19 Different Types of Asian Noodles

Different Types of Asian Noodles
Image Credit: seriouseats.com

There are several different types of Asian noodles you can try whenever you are on this beautiful continent.

Noodles from Asia are the ultimate comfort food. They’re filling, delectable, and adaptable.

You can use them in soups, salads, spring rolls, and other dishes. The manner of cooking will vary depending on the sort of Asian noodles you’re using.

Some rice noodles only need a brief soak in boiling water, while others aren’t even boiled.

Reading the directions on the package is your best bet. The type of noodle will also affect storage.

Dried noodles should be kept in a fantastic, dry location (aka your pantry).

Also, fresh noodles should be stored in their container, refrigerated, and consumed within a few days of purchase.

Furthermore, each sort of noodle has its shape, flavor, and texture.

Continue reading this article to learn more about the different types of Asian noodles you should know.

1. Ramen

Ramen Noodles
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Ramen is one of the most common different types of Asian noodles that you can find in most grocery stores.

The noodles, made from water, salt, wheat flour, and kansui (alkaline water), are fried, desiccated, and molded into blocks before being packaged.

Seasoning packets such as chicken, beef, soy sauce, and shrimp are included to make a flavorful broth.

In Japan, ramen establishments specialize in serving these delectable bowls of noodles.

Also, Boiled eggs, bean sprouts, seaweed, and sliced pork are among the toppings available for these bowls.

2. Cellophane

Cellophane Noodles - Types of Gluten-free Asian Noodles
By depositphotos.com

Glass noodles, often known as cellophane noodles, are transparent noodles manufactured from several starches and water.

Potato, mung bean, and tapioca starches are utilized to make cellophane noodles.

Cellophane noodles are sold in dried quantities and must be soaked in warm water for about 15 minutes before cooking.

Moreover, on their own, glass noodles don’t have any flavor. Instead, they absorb the flavors of the food they are cooked with, making them an ideal addition to a saucy stir fry.

3. Rice Noodles

Rice Noodles
By depositphotos.com

Rice noodles are white while uncooked and somewhat transparent when cooked, making them one of the most well-known and recognizable types of Asian noodles.

They resemble Italian linguine at times, but they can also be significant, flat rectangles depending on the recipe.

They’re created from rice flour and water, so the ingredients are essential but necessary in classic Thai recipes like pad thai and stir-fries.

4. Lo Mein

Lo Mein
by jeffreyw is licensed under CC BY 2.0

Lo mein is a well-known dish that You can find in any Chinese restaurant, regardless of how authentic or Americanized it is.

Because the noodles are egg noodles, eggs are the most crucial element in this pasta.

They’re chewier than rice noodles and show up in meals like lo mein, garlic noodles, stir-fries, and various Italian pasta recipes.

Furthermore, Egg noodles are made from a simple flour, salt, and egg mixture. The noodles get their rich flavor and yellow hue from the inclusion of eggs.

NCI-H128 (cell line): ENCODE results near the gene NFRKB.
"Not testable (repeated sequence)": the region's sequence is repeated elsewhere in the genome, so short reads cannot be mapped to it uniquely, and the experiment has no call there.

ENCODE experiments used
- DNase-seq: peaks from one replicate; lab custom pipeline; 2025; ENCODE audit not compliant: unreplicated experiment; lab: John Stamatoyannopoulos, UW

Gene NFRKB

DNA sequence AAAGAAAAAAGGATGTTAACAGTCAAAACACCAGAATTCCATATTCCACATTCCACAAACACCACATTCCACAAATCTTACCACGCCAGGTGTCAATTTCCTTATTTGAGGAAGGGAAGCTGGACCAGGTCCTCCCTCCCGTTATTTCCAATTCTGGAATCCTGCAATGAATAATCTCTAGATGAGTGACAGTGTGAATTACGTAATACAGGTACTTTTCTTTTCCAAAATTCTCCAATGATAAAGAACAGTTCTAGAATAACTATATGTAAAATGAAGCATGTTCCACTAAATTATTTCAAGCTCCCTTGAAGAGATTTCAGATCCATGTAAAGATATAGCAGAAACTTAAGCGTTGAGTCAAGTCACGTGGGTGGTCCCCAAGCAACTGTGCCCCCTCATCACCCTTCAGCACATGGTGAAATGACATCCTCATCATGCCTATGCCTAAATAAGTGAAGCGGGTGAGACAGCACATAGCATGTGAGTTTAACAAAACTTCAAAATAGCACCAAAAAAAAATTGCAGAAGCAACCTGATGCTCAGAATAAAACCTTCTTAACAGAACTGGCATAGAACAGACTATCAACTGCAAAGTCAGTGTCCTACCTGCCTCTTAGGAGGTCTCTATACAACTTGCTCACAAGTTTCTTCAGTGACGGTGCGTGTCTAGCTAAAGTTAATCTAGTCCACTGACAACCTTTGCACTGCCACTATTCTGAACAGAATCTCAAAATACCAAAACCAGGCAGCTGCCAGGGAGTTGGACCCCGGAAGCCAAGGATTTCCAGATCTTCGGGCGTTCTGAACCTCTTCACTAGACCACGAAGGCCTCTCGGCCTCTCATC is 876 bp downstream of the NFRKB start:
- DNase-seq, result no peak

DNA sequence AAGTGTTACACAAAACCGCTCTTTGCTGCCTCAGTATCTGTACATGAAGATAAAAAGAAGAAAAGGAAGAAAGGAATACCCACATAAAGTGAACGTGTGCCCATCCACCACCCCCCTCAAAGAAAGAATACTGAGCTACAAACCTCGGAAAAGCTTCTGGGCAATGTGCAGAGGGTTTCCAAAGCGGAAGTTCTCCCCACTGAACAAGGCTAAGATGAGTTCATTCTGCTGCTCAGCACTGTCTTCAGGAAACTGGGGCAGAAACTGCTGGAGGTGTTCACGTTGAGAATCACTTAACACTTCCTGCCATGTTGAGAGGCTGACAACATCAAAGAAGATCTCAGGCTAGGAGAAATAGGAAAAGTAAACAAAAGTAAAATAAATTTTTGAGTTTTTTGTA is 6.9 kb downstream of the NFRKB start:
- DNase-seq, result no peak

Also, their thick form and chewy texture add heartiness to recipes, and they’re traditionally offered in a vast, loose corkscrew spiral.

Beef stroganoff, chicken noodle soup, and tuna noodle casserole are good options.

5. Chow Mein

Chow Mein
by ~MVI~ (warped) is licensed under CC BY 2.0

In Chinese, chow mein means stir-fried noodles. Chow mein, like lo mein, is a traditional Chinese cuisine that consists of soft noodles with meat and veggies. Chow mein can also be ordered crispy.

These crunchy noodles are delicious, sprinkled over salads, eaten alone, or even turned into sweets!

Combine chow mein noodles, butterscotch morsels, and peanut butter to make haystack candy. This is one of the different types of Asian noodles.

6. Udon

Udon - Types Of Noodles
by raneko is licensed under CC BY 2.0

Udon is a type of white, thick noodle composed chiefly of wheat flour.

In Japan, these light-flavored noodles are a comfort food staple that you may find in various hot and cold cuisines.

A delicious broth, meat, and vegetables are topped with thinly sliced fish cakes and a raw or cooked egg in a hot udon soup.

Also, toss udon noodles with cilantro, garlic, veggies, and an oil-based vinaigrette to make a delightful chilled salad.

7. Rice Vermicelli

Rice Vermicelli
by avlxyz is licensed under CC BY-SA 2.0

Rice vermicelli is one of the different types of Asian rice noodles that differs significantly from other rice noodle types.

Vermicelli is used in fried rice noodles, Guilin breakfast porridge noodles, and Vietnamese meals and appears like white spaghetti or magnificent strands.

8. La Mian

La Mian - Types Of Noodles
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La Mian is a Chinese noodle known for its stretching and folding process, which determines the number and length of noodles.

Also, after questioning how to learn to fold them, I discovered this procedure is closely guarded and only taught in elite Chinese culinary schools!

Apart from the chef’s abilities, this style of Asian noodle is incredibly excellent and tastes nothing like machine-cut noodles.

9. Soba

Soba Noodles - Types of Gluten-free Asian Noodles
By depositphotos.com

Traditional Japanese soba noodles are produced from buckwheat, which may give the impression that they contain gluten, although they don’t.

Some types, however, include wheat, which persons with dietary intolerances should be aware of, and buckwheat is a known allergy for some people.

Also, Soba noodles can be served hot or cold, and there are numerous methods to prepare them.

One option is a stir-fry, such as a spicy peanut soba noodle bowl or soba noodles with broccolini and mushrooms.

Cold dishes include a peanut and soba noodle salad and soba noodles, which resemble long lengths of brown spaghetti and have a nutty, robust flavor (via Insider).

Also, as earlier said, Soba noodles, like rice noodles, are gluten-free. Soba contains antioxidant-rich buckwheat flour for a distinct, earthy flavor.